Tokyo: Olympics Like No Other With An Olympic Village To Participate Sports News


By STEPHEN WADE, AP Sports Writer

TOKYO (AP) – The Tokyo Olympics, delayed by a pandemic, will be like no other when it opens on July 23. And they will have an idiosyncratic Olympic Village that can keep up.

Start with the aptly named “Fever Clinic,” a prefabricated complex of isolation rooms in the sprawling village on Tokyo Bay. Here athletes or employees who are suspected of carrying COVID-19 are carried out PCR tests.

It’s a place nobody wants to visit, unlike the huge dining room, the fitness center or a special “casual dining area” that serves famous Japanese dishes from okonomiyaki (a hearty pancake) to rice balls and teppanyaki (cooked dishes) be on an iron grill).

Athletes are tested daily in the village after being tested at least twice before leaving home and again upon arrival. Any test anomaly in the village could fall into the hands of Dr. Bring Tetsuya Miyamoto, executive director of the organizing committee’s medical department.

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“If they test positive, they’ll be brought here,” explained Dr. Miyamoto, while he was standing in front of the metal-gray walls of the clinic during a media tour on Sunday.

“That person will have another series of tests that will take a sample of the lining of the nose. Then we analyze the nasal mucosa test and confirm whether this person is really infected or not. “

In this case, patients who are asymptomatic or have mild symptoms are transferred to an “isolation hotel” outside the village. The seriously ill is transferred to a hospital.

“We hope there won’t be that many people,” said Dr. Miyamoto. “Of course the number of people will be different. This is an infectious disease that we are talking about. She has the possibility. ”Of spreading. As soon as that happens, the numbers could explode. “

The village is a gigantic, somewhat inconspicuous collection of newly built apartment blocks in Tokyo Bay that will be sold for occupancy after the end of the Olympic and Paralympic Games.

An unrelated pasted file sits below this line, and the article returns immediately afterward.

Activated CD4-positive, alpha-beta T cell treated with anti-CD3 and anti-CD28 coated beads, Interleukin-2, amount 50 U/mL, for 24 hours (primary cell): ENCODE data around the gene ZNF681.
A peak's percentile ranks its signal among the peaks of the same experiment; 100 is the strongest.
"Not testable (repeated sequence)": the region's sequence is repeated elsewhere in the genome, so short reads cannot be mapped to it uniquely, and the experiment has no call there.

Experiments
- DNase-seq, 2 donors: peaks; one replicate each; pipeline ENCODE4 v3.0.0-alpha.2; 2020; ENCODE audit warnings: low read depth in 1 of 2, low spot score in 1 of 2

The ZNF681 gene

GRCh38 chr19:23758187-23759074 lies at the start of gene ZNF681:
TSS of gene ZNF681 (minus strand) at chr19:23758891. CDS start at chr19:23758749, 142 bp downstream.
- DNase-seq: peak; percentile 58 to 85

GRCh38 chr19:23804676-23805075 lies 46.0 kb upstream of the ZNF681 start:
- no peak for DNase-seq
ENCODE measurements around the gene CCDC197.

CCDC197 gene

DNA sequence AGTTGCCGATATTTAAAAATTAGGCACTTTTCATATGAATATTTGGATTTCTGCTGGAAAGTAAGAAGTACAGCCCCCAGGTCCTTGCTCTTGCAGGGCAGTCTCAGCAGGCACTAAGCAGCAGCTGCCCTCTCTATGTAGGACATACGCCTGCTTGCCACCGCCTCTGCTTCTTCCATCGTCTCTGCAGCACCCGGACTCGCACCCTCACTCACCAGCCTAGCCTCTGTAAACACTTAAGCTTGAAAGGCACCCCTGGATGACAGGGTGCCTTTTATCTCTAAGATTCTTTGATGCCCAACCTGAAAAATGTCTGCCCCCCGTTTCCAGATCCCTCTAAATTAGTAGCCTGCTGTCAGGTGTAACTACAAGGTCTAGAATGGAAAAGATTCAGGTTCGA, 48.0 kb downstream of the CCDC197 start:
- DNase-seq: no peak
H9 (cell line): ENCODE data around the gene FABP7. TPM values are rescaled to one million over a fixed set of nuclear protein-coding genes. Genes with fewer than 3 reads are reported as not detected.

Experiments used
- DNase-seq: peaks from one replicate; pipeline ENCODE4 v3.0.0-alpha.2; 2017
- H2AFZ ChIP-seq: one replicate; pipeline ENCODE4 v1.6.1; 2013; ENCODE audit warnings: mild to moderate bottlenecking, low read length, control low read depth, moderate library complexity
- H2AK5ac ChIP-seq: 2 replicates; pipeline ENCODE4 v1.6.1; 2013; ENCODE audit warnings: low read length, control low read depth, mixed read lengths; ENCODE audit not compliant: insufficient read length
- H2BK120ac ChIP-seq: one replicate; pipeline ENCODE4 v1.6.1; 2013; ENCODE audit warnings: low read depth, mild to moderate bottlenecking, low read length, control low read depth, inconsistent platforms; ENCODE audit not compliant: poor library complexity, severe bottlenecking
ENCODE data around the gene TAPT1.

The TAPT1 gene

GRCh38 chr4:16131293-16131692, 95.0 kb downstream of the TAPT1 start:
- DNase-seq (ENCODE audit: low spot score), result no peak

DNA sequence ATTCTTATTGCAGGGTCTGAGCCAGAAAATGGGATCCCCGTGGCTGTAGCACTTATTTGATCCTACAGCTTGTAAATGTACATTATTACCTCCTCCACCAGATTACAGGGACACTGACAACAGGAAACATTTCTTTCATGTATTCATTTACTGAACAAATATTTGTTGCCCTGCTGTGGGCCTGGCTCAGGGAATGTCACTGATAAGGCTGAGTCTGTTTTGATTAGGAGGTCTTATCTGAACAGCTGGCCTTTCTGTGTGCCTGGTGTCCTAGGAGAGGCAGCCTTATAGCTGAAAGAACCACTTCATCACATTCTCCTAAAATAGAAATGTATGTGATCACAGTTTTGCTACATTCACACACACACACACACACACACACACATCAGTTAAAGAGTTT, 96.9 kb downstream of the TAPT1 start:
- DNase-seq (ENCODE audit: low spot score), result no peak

The village officially opens on July 13th, just 10 days before the start of the Olympics. Athletes must wear masks in the village – even if they are vaccinated – and be constantly warned with signs against social distancing, hand washing and ventilation of room areas.

The International Olympic Committee has said that more than 80% of the village’s residents will be fully vaccinated. This is in contrast to the Japanese population, where around 6-7% are fully vaccinated, while the slow adoption is now accelerating.

More than 14,000 deaths in Japan have been attributed to COVID-19, numbers good by international standards but not as good as other Asian neighbors.

The village consists of 21 residential towers with 14 to 18 floors with a total of 3,600 rooms. They are equipped with 18,000 beds, known to have disposable cardboard frames and spartan furniture.

Apartment sizes vary from 110 square meters (approximately 1,200 sq. Ft.) For eight people to smaller units. Officials said the teams will decide how many athletes sleep in the rooms and will likely distribute them if possible.

About 11,000 athletes are expected for the Olympic Games and 4,400 for the Paralympics, which open on August 24th. Arrivals are staggered and athletes are asked to arrive as late as possible and leave almost as soon as possible once they have finished the competition.

The two-story dining area will be fitted with plastic panels to separate the guests. Self-service has been largely used in previous Olympics, but food in Tokyo is only served by chefs and waiters. Officials say guests can choose from around 700 options.

The athletes are allowed to get their own refreshments from a huge fridge. But officials say the metal handles will be covered with “anti-virus film”.

The official cost of the Tokyo Olympics is $ 15.4 billion, but government reviews suggest it is double that. All but $ 6.7 billion are public funds. The IOC contributes approximately $ 1.5 billion to the total cost.

The IOC pushed ahead with these Olympics, which have met with broad opposition in Japan, in part because it would lose $ 3 billion to $ 4 billion in broadcasting revenue if the Games were canceled.

Officials on the Sunday tour reaffirmed the alcohol policy in the village.

Drinking alcohol will be prohibited in public places in the village, including parking areas. Takashi Kitajima, the village’s general manager, said the athletes could only drink in their rooms.

“If you drink alcohol, you will be asked to drink alone,” he said.

The organizers are distributing 150,000 condoms in the village. However, Kitajima said they were distributed primarily to “raise awareness about HIV and AIDS.”

“So the purpose of distributing condoms is not to (only) use them in the village, but to ask the athletes to get involved with the problem by bringing the condoms back to their countries.”

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